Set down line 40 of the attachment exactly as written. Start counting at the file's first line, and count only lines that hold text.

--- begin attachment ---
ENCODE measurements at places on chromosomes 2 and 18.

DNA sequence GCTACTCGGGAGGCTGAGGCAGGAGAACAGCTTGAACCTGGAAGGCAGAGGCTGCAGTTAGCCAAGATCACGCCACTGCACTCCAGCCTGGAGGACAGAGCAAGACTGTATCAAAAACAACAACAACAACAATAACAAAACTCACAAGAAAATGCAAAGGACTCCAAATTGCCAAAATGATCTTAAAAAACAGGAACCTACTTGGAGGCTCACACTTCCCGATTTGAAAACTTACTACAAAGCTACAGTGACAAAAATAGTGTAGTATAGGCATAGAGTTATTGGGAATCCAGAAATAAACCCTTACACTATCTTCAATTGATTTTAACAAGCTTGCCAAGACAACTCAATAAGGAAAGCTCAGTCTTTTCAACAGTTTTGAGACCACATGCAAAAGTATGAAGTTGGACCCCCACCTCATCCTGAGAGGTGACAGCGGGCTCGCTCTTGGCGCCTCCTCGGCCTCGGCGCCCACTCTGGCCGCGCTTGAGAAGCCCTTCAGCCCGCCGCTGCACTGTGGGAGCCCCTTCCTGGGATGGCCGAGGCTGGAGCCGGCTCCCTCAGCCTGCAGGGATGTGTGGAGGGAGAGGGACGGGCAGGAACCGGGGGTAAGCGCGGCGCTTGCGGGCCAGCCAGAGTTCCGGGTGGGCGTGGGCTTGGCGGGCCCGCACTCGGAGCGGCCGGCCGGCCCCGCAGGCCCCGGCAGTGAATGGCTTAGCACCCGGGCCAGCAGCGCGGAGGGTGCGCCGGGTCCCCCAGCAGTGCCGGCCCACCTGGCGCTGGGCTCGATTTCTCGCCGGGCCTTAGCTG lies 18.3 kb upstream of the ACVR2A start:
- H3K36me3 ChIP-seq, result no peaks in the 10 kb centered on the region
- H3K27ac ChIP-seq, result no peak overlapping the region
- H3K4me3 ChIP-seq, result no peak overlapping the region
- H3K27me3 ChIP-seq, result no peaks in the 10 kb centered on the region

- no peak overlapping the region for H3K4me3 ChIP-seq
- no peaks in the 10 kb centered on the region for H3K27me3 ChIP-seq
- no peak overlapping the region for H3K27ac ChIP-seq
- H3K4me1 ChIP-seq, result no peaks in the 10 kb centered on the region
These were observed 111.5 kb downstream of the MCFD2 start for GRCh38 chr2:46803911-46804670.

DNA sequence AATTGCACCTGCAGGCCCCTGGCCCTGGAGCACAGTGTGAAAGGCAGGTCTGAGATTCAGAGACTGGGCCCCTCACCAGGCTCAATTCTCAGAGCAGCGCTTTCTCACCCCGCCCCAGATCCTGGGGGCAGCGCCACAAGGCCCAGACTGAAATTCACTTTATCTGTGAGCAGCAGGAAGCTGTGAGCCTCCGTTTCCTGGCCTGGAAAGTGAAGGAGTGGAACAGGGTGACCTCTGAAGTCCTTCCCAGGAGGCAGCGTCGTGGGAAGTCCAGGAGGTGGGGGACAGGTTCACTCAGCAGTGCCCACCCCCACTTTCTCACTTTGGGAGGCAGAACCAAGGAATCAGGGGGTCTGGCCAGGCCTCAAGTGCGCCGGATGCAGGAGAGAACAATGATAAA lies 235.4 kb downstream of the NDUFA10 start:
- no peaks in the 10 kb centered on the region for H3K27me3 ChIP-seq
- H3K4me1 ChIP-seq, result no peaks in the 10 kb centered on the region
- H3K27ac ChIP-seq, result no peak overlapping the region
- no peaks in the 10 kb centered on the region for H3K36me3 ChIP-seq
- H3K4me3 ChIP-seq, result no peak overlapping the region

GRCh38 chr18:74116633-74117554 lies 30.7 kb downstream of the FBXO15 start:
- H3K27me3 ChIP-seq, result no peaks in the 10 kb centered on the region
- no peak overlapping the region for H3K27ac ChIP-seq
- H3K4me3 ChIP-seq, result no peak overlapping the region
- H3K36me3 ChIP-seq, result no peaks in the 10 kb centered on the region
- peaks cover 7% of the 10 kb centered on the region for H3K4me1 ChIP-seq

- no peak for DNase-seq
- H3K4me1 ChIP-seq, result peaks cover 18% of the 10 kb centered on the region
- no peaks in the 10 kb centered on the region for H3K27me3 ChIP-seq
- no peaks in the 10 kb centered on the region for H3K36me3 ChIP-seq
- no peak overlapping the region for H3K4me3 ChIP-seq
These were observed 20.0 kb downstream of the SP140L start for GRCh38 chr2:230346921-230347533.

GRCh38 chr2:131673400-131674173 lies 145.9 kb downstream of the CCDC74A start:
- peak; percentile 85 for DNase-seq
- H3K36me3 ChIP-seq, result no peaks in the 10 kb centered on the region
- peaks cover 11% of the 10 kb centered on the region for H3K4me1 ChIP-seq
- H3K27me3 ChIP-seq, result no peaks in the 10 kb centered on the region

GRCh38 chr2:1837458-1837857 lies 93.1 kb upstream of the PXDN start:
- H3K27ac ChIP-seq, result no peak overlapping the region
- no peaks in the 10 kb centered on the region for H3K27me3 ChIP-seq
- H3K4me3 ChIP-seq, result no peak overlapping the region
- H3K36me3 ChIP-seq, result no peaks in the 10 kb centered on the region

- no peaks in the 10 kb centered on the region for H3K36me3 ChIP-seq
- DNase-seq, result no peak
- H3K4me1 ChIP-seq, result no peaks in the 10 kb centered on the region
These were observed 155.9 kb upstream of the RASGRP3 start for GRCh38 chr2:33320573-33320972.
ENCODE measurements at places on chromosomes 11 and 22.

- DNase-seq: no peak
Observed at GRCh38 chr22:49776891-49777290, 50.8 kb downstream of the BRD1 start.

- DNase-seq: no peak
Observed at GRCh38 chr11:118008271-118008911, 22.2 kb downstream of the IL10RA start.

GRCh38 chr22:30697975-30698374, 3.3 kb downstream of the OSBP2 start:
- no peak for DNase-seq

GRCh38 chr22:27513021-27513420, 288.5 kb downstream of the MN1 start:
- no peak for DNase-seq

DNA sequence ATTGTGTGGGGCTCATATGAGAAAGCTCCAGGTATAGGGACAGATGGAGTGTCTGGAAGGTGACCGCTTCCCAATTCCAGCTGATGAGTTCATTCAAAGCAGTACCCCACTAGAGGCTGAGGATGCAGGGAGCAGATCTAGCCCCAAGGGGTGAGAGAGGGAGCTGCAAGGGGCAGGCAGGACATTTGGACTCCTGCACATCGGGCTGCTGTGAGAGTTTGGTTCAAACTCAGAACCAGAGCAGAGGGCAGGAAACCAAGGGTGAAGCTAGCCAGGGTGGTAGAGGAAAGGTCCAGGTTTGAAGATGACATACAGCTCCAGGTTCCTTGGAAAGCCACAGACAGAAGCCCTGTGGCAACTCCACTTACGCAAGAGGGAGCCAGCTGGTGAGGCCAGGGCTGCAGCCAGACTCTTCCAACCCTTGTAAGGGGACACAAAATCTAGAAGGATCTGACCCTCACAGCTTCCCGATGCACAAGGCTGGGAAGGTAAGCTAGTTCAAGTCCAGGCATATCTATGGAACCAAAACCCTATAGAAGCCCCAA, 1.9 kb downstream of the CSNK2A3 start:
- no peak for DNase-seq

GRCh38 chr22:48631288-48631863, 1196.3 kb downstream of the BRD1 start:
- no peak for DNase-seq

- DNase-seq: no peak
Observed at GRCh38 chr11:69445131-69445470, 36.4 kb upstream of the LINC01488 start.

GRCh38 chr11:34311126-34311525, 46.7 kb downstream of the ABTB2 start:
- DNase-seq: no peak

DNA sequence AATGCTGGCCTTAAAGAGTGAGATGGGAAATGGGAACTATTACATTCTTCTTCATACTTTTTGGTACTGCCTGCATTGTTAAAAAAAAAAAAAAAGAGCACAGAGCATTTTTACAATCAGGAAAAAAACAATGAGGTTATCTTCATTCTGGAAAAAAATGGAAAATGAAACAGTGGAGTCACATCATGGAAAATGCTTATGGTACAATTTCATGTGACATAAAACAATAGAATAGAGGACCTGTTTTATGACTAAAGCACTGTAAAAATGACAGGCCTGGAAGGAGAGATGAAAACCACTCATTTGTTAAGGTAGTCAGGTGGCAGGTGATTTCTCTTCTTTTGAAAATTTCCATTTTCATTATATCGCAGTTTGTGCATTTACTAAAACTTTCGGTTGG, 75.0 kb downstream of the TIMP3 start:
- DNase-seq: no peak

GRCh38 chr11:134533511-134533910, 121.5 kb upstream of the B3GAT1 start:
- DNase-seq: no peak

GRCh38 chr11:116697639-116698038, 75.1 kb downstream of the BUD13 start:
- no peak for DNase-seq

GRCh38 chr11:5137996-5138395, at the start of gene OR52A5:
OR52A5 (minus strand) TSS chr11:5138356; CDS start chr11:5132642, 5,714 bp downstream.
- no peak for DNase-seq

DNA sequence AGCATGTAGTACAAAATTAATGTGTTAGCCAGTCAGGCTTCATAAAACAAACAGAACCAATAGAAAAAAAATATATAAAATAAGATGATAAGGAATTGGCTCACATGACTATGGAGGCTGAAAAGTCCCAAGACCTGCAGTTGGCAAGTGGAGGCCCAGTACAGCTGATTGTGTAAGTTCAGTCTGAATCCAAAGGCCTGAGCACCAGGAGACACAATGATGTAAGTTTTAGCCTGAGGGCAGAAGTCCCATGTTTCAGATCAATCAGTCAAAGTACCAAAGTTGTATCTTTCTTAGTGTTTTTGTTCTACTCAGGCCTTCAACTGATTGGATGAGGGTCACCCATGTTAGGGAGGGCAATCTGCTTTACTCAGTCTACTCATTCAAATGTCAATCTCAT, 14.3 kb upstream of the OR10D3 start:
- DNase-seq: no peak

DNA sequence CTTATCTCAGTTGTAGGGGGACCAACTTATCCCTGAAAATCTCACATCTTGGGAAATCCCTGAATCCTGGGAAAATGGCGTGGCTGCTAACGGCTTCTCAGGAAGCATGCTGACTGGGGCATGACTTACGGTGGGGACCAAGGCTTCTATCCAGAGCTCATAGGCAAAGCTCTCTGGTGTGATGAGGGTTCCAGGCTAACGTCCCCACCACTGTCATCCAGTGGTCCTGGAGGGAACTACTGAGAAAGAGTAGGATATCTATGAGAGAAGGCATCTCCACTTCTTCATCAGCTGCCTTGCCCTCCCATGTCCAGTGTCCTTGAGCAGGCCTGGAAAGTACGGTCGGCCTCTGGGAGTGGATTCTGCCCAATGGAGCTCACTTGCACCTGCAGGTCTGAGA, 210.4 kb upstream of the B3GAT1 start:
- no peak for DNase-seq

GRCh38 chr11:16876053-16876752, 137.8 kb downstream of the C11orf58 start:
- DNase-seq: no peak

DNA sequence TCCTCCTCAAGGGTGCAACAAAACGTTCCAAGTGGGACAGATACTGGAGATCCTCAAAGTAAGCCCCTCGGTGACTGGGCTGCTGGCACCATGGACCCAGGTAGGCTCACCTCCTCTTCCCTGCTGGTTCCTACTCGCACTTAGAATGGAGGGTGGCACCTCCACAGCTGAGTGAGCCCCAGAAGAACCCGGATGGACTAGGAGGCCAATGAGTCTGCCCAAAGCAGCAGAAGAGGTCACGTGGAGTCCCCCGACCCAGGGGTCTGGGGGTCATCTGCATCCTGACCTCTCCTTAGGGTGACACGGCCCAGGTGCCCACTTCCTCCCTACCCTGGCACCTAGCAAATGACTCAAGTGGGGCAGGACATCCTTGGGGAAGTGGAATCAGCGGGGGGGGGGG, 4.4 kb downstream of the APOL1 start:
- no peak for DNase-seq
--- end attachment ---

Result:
- no peaks in the 10 kb centered on the region for H3K36me3 ChIP-seq